Advice is a strange thing. All of us will look at someone else, see that they might be messing up in some fashion, and immediately want to tell them what we believe they should be doing. Sometimes, they might not be doing anything wrong, just not doing it the way you'd do it, and you feel compelled to give them advice anyway.

I'm not one of those people. Well, I am the type that wants to say something, but I'm also the type that keeps those things to myself most of the time because I haven't been asked. Unless I'm asked, it will take an act of someone's god or the act of saving someone's life for me to say anything. Why?

I'm someone who doesn't ask for advice all that often. It's not that I'm perfect at everything, because I'm far from that. However, I've found that whenever I ask for advice, I rarely get advice on what I'm asking about unless I'm really specific with it. And even then, people feel like, since you've asked them about one thing, they have the right to tell you about things you didn't ask them about.

Frankly, I find that irritating. For instance, I might ask someone if they liked a concept of something I did, and instead they want to talk about the font I used, or the colors of the background. Unless they couldn't read what I'd written because the background color overwhelms the words, that's a personal choice, and not germane to the conversation.

There are times when advice isn't advice, as I highlighted in the linked post. Years ago I had a consultant come into my place of employment, tell me 61 problems my department had of which I knew 60 of them, and every single recommendation was to put more people on it. If I'd had all those people I wouldn't have needed him to tell me that; bad and useless advice.

I don't even give advice to people who have major problems in their life, unless their life is in jeopardy, and even then I'm very cautious. I've known some women who have suffered abuse at the hands of a spouse, and after having to learn a hard lesson the first time out (the woman wouldn't leave, and I had to just wash my hands of it eventually and move on) I realized that sometimes a person isn't ready to change and therefore anything I tell them is a wasted effort. But occasionally I have been able to make a difference in some fashion when I knew someone was out there on their own, kind of floundering, and really needing a friend to help them take charge of their life. When I was single I saw that all the time; nowadays that's a very rare occurrence.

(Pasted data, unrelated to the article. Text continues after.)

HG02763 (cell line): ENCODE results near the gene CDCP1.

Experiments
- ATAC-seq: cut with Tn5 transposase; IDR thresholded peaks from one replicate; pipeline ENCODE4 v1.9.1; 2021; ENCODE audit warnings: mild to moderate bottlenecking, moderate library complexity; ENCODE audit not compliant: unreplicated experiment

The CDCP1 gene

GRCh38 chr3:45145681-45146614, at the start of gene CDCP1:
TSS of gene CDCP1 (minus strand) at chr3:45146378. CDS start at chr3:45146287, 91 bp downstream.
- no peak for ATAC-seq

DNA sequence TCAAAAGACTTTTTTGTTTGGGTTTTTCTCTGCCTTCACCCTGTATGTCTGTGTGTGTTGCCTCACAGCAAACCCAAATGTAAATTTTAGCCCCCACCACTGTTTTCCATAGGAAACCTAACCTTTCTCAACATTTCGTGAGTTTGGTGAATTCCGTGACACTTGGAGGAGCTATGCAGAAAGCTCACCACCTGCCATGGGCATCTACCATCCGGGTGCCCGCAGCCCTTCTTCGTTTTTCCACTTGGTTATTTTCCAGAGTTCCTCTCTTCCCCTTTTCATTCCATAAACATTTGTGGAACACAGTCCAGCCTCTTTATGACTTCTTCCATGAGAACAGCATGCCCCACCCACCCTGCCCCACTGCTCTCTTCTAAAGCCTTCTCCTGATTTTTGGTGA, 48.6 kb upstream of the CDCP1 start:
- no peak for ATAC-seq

However, when you're in a position of leadership, especially in the workplace, the rules change. Now if you don't give advice or recommendations it's your career that's on the line. There's nothing wrong with giving people freedom to do the job as long as there are no problems, but at the same time it behooves managers to make sure everyone is following at least the basics of what they're supposed to be doing correctly. That, plus how they interact with customers and each other is always very important.

And finally, if they're bringing certain personal problems to work, once again this is one of those times when you have to be willing to step up to the task of having a talk with them, although that talk has to be worded properly. I have had to have that "being abused" talk with an employee, and the initial advice was that I would not allow it to impact the department, and that if asked I would find ways to get that employee help through official means if needed, but that the last thing I was going to allow was someone to come in who didn't belong and disrupt the department. I would always let the employee know I was there and willing to talk, but that if it was the same thing over and over it wouldn't continue because I wouldn't waste my time with it at a certain point.

Is that harsh? To some it might seem so, but I always recall the words of Mr. Spock from Wrath of Khan: "The needs of the many outweigh the needs of the few, or the one." Yes, every individual is important, but as a manager, you can't always allow yourself to get caught up in someone's spiraling personal life.

How and when do you give advice?